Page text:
A smartphone displays the Maven app, a General Motors car-sharing service. Automakers are reinventing themselves as "mobility" companies that can accommodate all the different ways people get around. General Motors announced Tuesday, October 11, 2016 that it has invested in a car-sharing technology platform company in China.
Paul Sancya — AP
By Kirsten Korosec
October 28, 2016

General Motors (gm) is expanding its car-sharing program to Los Angeles, the tenth city since launching less than a year ago.

The program, known as Maven, is really three car-sharing services in one: a city-based service that rents GM vehicles by the hour through an app, another for urban apartment dwellers, and a peer-to-peer sharing service called Express Drive.

Maven City, the on-demand hourly rental program, recently launched in San Francisco. Maven is also offered in Ann Arbor, Mich., Baltimore, Boston, Chicago, Detroit, New York City, and Washington, D.C.

More than 11,000 members have driven 23 million miles on the Maven platform through more than 12,000 reservations, according to the company.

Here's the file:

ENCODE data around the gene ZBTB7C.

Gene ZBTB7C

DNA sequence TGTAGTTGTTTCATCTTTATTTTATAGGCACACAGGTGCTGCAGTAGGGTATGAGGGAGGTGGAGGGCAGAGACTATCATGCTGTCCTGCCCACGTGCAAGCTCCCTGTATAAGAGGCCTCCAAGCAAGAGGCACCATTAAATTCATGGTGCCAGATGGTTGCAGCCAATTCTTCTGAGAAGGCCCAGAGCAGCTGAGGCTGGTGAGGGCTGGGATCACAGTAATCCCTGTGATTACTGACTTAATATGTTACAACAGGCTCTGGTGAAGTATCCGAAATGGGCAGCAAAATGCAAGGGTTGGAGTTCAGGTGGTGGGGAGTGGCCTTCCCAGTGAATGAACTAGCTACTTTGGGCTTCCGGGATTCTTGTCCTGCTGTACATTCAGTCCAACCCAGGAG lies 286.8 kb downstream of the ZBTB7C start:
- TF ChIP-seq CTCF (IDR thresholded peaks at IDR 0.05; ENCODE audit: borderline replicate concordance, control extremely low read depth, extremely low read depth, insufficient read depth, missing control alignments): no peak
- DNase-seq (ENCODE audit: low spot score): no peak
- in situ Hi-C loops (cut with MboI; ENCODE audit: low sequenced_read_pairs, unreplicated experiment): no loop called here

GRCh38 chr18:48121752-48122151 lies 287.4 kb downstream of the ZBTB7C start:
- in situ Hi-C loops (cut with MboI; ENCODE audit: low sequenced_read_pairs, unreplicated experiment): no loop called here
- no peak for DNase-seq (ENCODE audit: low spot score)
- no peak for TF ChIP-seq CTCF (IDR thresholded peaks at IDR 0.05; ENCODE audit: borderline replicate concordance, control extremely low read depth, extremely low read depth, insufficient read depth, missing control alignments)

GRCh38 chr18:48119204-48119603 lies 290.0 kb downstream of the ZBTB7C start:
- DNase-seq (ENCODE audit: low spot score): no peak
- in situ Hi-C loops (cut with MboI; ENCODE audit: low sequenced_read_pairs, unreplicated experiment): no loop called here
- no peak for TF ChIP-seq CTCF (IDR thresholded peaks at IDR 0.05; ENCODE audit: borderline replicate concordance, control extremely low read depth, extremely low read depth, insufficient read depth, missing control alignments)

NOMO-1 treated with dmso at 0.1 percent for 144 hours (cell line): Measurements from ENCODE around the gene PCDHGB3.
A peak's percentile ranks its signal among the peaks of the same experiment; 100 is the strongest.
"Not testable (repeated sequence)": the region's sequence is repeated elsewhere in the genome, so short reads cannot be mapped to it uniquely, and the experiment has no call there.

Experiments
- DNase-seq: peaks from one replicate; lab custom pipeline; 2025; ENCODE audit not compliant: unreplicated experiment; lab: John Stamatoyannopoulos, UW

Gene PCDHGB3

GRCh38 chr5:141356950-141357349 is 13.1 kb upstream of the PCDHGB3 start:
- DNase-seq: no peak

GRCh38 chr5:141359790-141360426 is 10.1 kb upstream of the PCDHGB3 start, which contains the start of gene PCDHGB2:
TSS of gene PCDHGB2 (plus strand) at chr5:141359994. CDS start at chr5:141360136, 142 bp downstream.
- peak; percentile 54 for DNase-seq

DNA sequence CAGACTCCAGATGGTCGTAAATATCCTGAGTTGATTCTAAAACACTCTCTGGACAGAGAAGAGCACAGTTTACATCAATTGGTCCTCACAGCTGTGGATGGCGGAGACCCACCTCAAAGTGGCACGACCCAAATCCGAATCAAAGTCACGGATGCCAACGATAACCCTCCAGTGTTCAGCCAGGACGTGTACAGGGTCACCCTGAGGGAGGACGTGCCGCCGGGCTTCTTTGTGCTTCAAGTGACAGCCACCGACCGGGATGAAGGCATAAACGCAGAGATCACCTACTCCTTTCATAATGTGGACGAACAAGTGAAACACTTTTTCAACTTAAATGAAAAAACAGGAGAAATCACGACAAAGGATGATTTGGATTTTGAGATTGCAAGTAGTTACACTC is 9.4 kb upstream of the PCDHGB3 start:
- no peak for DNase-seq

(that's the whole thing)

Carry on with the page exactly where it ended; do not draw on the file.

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Maven will kick off in Los Angeles with 60 vehicles initially located at more than 24 sites throughout the city. Cars will be located in downtown LA, and the Little Tokyo and South Park neighborhoods. Other car rental stations will be near the University of Southern California including four cars at University Gat

Pricing starts at $8 an hour, which includes fuel and insurance costs. There is no monthly or application fee for Maven City members, according to the company. The car-sharing fleet will include a variety of GM vehicles including Chevrolet Cruze, Malibu, Tahoe, and plug-in hybrid Volt as well as the GMC Acadia and Yukon. Luxury Cadillacs such as the ATS, CTS, CT6, XT5, and Escalade will also be available.

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